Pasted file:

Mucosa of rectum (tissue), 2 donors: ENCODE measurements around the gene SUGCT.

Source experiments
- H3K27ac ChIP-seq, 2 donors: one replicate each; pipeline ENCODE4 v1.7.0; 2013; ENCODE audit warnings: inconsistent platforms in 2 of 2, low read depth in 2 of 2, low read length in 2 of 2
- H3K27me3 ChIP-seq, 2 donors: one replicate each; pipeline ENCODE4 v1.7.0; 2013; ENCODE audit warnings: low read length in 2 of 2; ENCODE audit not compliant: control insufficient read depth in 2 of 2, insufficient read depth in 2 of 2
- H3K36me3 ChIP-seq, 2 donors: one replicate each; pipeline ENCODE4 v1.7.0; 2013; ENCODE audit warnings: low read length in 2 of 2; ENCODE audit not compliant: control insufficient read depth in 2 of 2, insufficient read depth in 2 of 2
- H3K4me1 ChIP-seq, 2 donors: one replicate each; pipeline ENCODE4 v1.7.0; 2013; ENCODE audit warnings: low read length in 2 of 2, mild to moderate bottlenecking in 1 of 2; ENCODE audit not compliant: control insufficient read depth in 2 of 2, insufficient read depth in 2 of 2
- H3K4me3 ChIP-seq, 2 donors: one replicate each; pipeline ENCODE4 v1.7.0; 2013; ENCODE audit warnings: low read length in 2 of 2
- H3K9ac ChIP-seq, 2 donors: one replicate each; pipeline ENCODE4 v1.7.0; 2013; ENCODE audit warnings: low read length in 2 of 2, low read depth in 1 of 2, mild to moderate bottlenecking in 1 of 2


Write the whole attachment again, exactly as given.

Mucosa of rectum (tissue), 2 donors: ENCODE measurements around the gene SUGCT.

Source experiments
- H3K27ac ChIP-seq, 2 donors: one replicate each; pipeline ENCODE4 v1.7.0; 2013; ENCODE audit warnings: inconsistent platforms in 2 of 2, low read depth in 2 of 2, low read length in 2 of 2
- H3K27me3 ChIP-seq, 2 donors: one replicate each; pipeline ENCODE4 v1.7.0; 2013; ENCODE audit warnings: low read length in 2 of 2; ENCODE audit not compliant: control insufficient read depth in 2 of 2, insufficient read depth in 2 of 2
- H3K36me3 ChIP-seq, 2 donors: one replicate each; pipeline ENCODE4 v1.7.0; 2013; ENCODE audit warnings: low read length in 2 of 2; ENCODE audit not compliant: control insufficient read depth in 2 of 2, insufficient read depth in 2 of 2
- H3K4me1 ChIP-seq, 2 donors: one replicate each; pipeline ENCODE4 v1.7.0; 2013; ENCODE audit warnings: low read length in 2 of 2, mild to moderate bottlenecking in 1 of 2; ENCODE audit not compliant: control insufficient read depth in 2 of 2, insufficient read depth in 2 of 2
- H3K4me3 ChIP-seq, 2 donors: one replicate each; pipeline ENCODE4 v1.7.0; 2013; ENCODE audit warnings: low read length in 2 of 2
- H3K9ac ChIP-seq, 2 donors: one replicate each; pipeline ENCODE4 v1.7.0; 2013; ENCODE audit warnings: low read length in 2 of 2, low read depth in 1 of 2, mild to moderate bottlenecking in 1 of 2